La Casita Mexicana: 17-Course Feast in Bell

Mexican Restaurant Los Angeles

Javier Cabral (“The Glutster“) coordinated with La Casita Mexicana chef-owners Jaime Martin del Campo and Ramiro Arvizu to organize an epic feast designed to dispel misconceptions about Mexican cuisine. Jaime and Ramiro not only schooled a roomful of bloggers about Mexican cuisine, they also delivered a staggering meal that likely won’t be topped all year, Mexican cuisine or otherwise.

The Jalisco natives filled two tables with indigenous Mexican ingredients, including beans, chilies (roasted and raw), herbs and jarred products. Ramiro delivered a speech about Mexican cuisine, saying, “When people think of Mexican cuisine in L.A., they think of tacos, yellow cheese and sour cream. We never had that.” He went on to explain the impact of Mexican cuisine on global stomachs, listing ingredients that originated in Mexico, including avocado, beans, tomato and 50 kinds of chilies.

Jaime and Ramiro circulated core ingredients, including a bowl of dried chilies – habanero, morita, cascabel, de arbol and guajillo – to name just five. “If you don’t know how to use chilies, your food will become very spicy,” says Ramiro. Jaime and Ramiro clearly know what they’re doing with chilies, as evidenced by a series of chile-laden dishes with balance and complexity.

Mexican Food Los Angeles
Tables were loaded with raw (and cooked) ingredients, including two types of tomatillos, fresh-picked herbs and chinto beans, a bean from the Yucatan and Chiapas that looks like jelly beans. The duo dispensed plenty of interesting information, including the fact that people in southern Mexico eat black beans and people in northern Mexico eat white beans.

Jaime and Ramiro passed around epazote, which Aztecs dubbed “skunk weed.” It’s used in soup and other dishes. When Ramiro was young, his grandmother served it in tea to purge bad things. Hoja santa is used in drinks and tamales. Tonight, it was used in fresh tomatillo salsa. They explained that Mexicans immigrated to the States and began to grow Mexican herbs like hoja santa and epazote in community gardens, which is one ingredient pipeline they rely on at La Casita Mexicana.

Mexican Food Los Angeles
Our feast began with aguas frescas. The green offering combined alfalfa plucked from the community garden with lemon juice. Refreshing lemonade incorporated chia seeds, which the Aztecs used to sweeten with honey.

Mexican Food Los Angeles
Jaime and Ramiro are about two months away from completing “La Magica de Molcajete,” a cookbook featuring over 40 salsas. They made three fresh salsas that will appear in the book. Ramiro made a smoky salsa with tomato, cilantro and Serrano. Jaime made salsa with roasted tomatillo and fresh chile de arbol, plus a crunchy salsa with fresh tomatillo and hoja santa.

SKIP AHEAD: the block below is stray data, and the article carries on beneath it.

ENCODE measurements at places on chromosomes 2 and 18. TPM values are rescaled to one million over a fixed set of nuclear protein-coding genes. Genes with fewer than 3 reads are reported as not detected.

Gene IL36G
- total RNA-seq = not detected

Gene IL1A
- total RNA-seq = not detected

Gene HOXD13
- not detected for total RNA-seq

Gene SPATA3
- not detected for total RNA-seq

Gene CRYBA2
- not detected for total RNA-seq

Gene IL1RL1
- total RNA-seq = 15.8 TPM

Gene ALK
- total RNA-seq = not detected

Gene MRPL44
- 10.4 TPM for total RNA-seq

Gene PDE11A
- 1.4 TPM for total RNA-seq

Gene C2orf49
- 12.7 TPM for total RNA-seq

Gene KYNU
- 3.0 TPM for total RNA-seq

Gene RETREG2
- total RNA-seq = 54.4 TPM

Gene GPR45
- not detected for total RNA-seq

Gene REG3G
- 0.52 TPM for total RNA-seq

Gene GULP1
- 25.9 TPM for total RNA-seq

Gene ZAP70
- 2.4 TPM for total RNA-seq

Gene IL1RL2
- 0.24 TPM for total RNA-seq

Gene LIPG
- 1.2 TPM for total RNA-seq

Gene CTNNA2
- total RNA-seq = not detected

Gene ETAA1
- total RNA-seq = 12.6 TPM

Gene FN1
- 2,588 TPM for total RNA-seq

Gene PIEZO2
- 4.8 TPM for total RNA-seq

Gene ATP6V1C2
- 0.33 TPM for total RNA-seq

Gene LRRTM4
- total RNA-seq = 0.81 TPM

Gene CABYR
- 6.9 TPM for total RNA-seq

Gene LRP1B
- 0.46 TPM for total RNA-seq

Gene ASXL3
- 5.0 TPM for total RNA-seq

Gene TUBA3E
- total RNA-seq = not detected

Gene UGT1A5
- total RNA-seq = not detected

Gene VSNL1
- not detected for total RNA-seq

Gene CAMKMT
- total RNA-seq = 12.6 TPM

Mexican Food Los Angeles
Bacalao soup was phenomenal, with luscious chunks of fresh cod, and herbaceous strips of hoja santa.

Mexican Food Los Angeles
Queso Azteca utilized four Mexican cheeses – panella, Oaxaca, cotija and queso fresco – plus mushrooms and nopales, all baked in banana leaves until soft. We tucked the cheese in soft corn tortillas the color of the Mexican flag – red, green and white – and topped them with salsa, creating terrific tacos. This is one of the few dishes that’s on the regular menu.

Mexican Food Los Angeles
Huitlacoche tamales were packets of masa colored and flavored with relatively mild corn fungus, studded with corn kernels for sweetness.

Mexican Food Los Angeles
Minilla – roasted and stuffed jalapeno peppers – surprisingly mild – were draped with onions and filled with flavorful minced tuna, olives, capers and raisins. It was a dish from Veracruz that reminded me of a Spanish tapa.

Mexican Food Los Angeles
According to Ramiro, “Every family in Mexico has moles” that incorporate ingredients like pumpkin seeds, beans and cacao, since the Aztecs used cacao. Our mole progression started with enchiladas that were were lavished with three different moles – pepian, Poblano and verde – then sprinkled with crumbled cheese.



Joshua Lurie

Joshua Lurie founded FoodGPS in 2005. Read about him here.

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[…] About Valter. I am a Technology enthusiast from Pakistan and blogging is one of my hobbies. …Food GPS La Casita Mexicana (17-Course Feast) Bell, CA …Tables were loaded with raw (and cooked) ingredients, including two types of tomatillos, […]

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Hi, nice post. I have been thinking about this issue,so thanks for sharing. I’ll definitely be subscribing to your blog.

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Hey, thanks for stopping by…and for getting me going with the post! I was going at it at snails pace until you posted yours 🙂

You did a spectacular job covering the feast as well.

to future meals!

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